In Order MO-3031, regarding the York Region District School
Board, (the "School Board") the IPC ruled that certain
records of School Board trustees were not in the custody or under
the control of the School Board and therefore were not governed by
access to information provisions of Municipal Freedom of
Information and Protection of Privacy Act ("MFIPPA").
Section 4(1) of MFIPPA states that "every person has a
right of access to a record or a part of a record in the custody or
under the control of an institution..." If the records at
issue are not in the custody or under the control of the school
board, then the right of access cannot apply.
This decision, made on April 7, 2014, is the first time the IPC
has ruled on whether certain records of school board trustees were
accessible under MFIPPA. The IPC applied its past decisions
regarding elected municipal councillors to elected school board
trustees and reasoned that, with some exceptions, such records may
not be accessed under MFIPPA.
In this case, the records involved communications between
trustees regarding the selection of a new trustee to replace a
departing one. The IPC found that these communications were not
made by the trustees in a context where they were in effect acting
as an officer or employee of the school board or discharging a
special duty assigned to them by the school board. The IPC noted
that the records of elected officials would not generally, subject
to that exception, be governed by the access to information
provisions of MFIPPA.
However, the IPC also noted that records of trustees could
become covered by the access to information provisions of MFIPPA if
they are held by the school board and relate to a school board
matter in circumstances where the record could be obtained by the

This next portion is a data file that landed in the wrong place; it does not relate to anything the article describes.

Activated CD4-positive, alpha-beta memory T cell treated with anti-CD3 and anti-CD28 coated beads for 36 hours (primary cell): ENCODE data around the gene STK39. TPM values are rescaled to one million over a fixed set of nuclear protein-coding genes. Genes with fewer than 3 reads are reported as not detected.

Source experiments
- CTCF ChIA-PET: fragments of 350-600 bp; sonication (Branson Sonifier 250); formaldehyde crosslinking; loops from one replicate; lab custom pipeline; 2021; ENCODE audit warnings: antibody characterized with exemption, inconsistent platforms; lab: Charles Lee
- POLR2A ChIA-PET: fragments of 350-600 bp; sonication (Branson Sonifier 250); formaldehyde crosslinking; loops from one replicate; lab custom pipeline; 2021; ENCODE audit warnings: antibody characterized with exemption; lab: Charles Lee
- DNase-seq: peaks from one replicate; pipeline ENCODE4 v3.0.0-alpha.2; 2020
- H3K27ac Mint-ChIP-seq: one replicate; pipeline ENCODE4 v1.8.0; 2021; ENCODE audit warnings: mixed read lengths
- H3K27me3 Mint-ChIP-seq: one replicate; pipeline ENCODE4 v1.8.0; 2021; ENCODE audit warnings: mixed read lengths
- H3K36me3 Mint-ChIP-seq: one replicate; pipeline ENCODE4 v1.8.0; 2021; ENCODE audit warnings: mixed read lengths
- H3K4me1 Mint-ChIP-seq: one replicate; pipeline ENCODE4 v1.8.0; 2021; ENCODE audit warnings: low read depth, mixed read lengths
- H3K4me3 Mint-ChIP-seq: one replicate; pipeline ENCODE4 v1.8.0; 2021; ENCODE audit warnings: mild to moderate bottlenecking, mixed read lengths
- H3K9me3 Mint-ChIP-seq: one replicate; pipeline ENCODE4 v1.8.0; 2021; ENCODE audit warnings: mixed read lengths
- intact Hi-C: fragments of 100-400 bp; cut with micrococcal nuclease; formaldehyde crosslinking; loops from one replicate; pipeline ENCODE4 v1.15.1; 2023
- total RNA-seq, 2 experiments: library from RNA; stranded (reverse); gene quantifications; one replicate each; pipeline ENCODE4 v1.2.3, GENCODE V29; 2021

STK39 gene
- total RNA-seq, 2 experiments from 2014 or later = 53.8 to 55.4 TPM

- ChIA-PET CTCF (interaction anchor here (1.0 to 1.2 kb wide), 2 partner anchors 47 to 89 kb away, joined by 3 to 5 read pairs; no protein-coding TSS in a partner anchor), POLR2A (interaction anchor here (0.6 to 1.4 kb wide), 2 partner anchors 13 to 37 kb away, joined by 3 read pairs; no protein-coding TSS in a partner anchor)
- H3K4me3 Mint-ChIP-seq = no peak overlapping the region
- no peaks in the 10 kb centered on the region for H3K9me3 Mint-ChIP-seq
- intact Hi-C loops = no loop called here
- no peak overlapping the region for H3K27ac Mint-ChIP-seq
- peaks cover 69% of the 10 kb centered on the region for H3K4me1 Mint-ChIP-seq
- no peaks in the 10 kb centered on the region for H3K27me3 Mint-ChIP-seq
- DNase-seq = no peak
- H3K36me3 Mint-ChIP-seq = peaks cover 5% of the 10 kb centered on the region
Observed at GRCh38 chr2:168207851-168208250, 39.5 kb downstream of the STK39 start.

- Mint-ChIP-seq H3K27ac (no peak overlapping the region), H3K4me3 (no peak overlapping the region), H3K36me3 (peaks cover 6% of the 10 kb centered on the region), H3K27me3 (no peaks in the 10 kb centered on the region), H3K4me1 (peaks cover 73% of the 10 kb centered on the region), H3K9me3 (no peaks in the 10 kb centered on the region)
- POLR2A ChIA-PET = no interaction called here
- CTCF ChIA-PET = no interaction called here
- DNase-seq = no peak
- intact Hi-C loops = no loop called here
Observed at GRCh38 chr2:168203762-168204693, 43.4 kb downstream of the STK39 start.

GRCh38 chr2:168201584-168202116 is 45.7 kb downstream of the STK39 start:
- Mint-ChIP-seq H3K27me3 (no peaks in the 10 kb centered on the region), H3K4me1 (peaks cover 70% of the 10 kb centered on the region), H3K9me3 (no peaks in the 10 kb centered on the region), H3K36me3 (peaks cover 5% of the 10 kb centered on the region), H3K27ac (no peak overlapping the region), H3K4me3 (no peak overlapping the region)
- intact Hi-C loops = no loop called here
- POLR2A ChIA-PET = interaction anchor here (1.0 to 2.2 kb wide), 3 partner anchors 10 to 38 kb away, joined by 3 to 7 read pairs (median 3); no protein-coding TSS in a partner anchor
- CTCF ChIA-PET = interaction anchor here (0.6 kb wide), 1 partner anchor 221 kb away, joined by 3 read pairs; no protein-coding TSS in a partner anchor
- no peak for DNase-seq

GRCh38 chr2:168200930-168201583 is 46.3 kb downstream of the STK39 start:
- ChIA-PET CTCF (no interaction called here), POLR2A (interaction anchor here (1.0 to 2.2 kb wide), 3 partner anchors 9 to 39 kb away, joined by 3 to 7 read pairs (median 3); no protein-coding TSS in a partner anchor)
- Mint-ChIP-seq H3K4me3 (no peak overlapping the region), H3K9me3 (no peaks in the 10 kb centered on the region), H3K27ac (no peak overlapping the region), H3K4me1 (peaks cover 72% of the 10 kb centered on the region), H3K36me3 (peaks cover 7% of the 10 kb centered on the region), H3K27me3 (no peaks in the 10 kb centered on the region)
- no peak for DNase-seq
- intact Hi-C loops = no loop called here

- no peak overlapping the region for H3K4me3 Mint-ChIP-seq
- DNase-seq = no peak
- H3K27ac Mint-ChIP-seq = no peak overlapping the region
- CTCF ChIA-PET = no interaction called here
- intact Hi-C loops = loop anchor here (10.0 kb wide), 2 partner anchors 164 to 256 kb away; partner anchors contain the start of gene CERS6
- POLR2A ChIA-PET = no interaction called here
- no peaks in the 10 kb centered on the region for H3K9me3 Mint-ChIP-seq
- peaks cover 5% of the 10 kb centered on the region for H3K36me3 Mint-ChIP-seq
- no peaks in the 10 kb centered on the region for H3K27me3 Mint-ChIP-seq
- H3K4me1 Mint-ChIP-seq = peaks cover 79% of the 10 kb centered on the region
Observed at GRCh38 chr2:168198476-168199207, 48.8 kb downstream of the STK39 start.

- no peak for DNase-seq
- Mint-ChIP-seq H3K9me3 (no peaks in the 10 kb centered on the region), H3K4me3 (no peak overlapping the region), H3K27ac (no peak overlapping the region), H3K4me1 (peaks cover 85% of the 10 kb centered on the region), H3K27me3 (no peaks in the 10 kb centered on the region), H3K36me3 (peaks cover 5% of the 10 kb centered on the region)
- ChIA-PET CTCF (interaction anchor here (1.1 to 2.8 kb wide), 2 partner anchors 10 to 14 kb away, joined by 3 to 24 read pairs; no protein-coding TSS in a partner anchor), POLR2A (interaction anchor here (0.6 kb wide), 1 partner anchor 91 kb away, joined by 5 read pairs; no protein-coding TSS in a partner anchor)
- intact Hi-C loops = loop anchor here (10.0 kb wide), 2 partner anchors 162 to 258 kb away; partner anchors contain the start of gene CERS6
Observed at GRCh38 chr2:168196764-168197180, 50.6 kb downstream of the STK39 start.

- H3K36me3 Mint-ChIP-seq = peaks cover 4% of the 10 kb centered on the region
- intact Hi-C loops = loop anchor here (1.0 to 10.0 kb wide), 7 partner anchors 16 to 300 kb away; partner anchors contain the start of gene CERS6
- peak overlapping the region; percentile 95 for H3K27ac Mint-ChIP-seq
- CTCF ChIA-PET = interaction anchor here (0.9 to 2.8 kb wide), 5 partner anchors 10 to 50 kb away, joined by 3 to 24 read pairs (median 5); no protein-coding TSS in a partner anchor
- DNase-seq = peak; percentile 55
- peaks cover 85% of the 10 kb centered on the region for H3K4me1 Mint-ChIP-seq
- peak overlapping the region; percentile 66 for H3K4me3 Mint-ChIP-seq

school board on request. In this respect, the IPC applied the
Supreme Court of Canada's decision in Canada (Information
Commissioner) v. Canada (Minister of National Defence) 2011 SCC 25,
where this test was articulated in the federal government context.
The Court had distinguished between the records of elected
officials and those of the government department.
The IPC found that these particular communications between
trustees were not held by the school board and were not in respect
of a school board matter. The IPC accepted the Board's
characterization of the email communications as "political
discussions" and noted as well that these records were not
integrated with the Board's business records. In this latter
respect, the IPC applied the Divisional Court's ruling in City
of Ottawa v. Ontario (Information and Privacy Commissioner), 2010
ONSC 6835, that the use of the City's email system or server to
store communications that are not related to the business of the
institution cannot result in the application of the right of
This decision is significant in that it is the first time the
IPC has dealt with records of school board trustees in this manner.
Ultimately, when a request is made for such records the content of
the records and the context in which they were created will have to
be assessed in order to determine whether the right of access under
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